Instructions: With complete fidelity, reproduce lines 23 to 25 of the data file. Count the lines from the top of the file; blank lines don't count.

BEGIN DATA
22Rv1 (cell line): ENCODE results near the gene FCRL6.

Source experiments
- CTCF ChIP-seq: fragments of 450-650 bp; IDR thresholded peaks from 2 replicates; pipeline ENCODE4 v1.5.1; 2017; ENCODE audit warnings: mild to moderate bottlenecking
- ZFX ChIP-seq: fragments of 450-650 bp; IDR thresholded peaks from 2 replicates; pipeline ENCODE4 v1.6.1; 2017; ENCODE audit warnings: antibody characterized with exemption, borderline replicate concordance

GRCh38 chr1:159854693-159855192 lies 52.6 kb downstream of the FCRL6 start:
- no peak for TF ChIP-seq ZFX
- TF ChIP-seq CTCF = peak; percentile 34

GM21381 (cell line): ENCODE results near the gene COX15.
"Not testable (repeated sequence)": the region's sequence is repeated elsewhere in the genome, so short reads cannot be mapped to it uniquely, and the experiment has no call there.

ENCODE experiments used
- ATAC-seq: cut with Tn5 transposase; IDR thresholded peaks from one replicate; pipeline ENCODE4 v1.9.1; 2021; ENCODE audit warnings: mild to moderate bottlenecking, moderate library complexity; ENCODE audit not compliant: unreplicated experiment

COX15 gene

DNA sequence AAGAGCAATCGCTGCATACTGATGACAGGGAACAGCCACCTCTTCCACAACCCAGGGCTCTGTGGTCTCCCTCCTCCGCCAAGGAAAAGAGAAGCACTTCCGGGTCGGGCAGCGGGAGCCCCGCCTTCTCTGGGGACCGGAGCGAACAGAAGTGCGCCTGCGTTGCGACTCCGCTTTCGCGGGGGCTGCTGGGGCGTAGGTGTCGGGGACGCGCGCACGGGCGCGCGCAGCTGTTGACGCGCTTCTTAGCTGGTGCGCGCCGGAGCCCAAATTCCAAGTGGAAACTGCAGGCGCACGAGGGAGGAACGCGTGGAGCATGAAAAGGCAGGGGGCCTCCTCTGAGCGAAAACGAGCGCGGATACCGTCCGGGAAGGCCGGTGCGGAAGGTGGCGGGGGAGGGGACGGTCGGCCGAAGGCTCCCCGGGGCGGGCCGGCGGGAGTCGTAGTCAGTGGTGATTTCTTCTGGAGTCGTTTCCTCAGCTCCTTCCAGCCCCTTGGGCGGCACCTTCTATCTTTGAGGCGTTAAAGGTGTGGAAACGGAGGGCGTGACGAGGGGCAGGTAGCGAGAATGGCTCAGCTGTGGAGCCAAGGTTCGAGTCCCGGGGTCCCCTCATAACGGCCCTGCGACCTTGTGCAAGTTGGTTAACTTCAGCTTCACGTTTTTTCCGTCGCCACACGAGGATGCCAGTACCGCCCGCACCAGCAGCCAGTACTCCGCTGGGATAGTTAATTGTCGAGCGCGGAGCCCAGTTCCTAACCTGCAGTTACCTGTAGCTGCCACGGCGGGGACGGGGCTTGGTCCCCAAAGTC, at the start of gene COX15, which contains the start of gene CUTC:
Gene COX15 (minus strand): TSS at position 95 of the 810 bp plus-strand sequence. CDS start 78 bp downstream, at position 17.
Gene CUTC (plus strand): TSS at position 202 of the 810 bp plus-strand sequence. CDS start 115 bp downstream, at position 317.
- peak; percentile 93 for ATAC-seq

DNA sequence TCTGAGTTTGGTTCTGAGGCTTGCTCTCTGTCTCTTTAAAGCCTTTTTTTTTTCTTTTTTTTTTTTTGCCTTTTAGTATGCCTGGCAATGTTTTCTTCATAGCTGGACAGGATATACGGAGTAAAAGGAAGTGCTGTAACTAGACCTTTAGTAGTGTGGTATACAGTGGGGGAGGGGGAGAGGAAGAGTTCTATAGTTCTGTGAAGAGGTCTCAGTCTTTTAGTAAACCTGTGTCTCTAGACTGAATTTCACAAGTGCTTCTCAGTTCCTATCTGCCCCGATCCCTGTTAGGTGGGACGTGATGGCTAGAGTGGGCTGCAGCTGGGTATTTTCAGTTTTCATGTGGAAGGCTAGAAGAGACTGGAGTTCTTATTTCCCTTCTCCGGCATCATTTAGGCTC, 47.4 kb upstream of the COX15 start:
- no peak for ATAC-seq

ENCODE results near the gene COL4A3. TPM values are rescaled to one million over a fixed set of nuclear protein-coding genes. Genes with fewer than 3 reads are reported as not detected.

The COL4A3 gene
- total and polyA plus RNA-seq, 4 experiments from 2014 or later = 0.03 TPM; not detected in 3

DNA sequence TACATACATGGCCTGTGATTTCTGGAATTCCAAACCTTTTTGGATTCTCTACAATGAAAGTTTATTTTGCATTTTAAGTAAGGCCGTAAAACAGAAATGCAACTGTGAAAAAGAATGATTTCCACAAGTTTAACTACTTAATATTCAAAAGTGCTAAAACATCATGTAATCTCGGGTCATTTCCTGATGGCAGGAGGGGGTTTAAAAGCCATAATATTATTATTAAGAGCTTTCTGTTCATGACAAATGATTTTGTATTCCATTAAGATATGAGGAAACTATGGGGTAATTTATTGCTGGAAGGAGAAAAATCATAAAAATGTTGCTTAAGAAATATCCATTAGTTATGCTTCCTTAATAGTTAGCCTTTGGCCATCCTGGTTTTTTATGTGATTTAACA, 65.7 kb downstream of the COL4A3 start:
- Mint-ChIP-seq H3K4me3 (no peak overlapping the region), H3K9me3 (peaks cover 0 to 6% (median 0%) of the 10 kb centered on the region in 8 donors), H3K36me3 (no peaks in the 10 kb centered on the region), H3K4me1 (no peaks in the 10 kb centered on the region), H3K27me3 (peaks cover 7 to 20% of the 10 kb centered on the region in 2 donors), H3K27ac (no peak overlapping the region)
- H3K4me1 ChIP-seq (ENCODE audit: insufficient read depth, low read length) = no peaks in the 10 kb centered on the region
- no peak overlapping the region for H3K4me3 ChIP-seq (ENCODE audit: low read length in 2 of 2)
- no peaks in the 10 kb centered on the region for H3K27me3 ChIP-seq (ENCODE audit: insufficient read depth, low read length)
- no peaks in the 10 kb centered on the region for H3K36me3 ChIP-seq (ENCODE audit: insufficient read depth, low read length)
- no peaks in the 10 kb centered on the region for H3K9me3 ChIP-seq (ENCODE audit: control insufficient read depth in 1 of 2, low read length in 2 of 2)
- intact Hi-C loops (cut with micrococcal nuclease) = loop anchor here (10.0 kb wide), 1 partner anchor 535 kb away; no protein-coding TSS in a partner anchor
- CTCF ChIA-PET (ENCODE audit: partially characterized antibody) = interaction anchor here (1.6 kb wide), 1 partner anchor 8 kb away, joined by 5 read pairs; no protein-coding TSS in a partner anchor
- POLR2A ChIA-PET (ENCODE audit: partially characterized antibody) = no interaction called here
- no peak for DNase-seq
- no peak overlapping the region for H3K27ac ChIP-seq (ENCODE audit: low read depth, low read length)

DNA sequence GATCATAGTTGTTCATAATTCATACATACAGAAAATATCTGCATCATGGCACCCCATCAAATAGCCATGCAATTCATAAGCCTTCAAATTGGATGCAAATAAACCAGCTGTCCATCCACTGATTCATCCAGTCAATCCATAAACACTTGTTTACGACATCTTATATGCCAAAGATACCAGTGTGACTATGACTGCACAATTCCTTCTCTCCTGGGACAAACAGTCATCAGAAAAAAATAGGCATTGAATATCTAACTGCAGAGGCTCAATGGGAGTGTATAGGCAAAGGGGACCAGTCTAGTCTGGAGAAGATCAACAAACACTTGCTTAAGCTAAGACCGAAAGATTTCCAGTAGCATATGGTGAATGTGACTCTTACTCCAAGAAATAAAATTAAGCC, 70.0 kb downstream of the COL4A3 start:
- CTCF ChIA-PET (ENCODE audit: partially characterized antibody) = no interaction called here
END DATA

- Mint-ChIP-seq H3K4me3 (no peak overlapping the region), H3K9me3 (peaks cover 0 to 6% (median 0%) of the 10 kb centered on the region in 8 donors), H3K36me3 (no peaks in the 10 kb centered on the region), H3K4me1 (no peaks in the 10 kb centered on the region), H3K27me3 (peaks cover 7 to 20% of the 10 kb centered on the region in 2 donors), H3K27ac (no peak overlapping the region)
- H3K4me1 ChIP-seq (ENCODE audit: insufficient read depth, low read length) = no peaks in the 10 kb centered on the region
- no peak overlapping the region for H3K4me3 ChIP-seq (ENCODE audit: low read length in 2 of 2)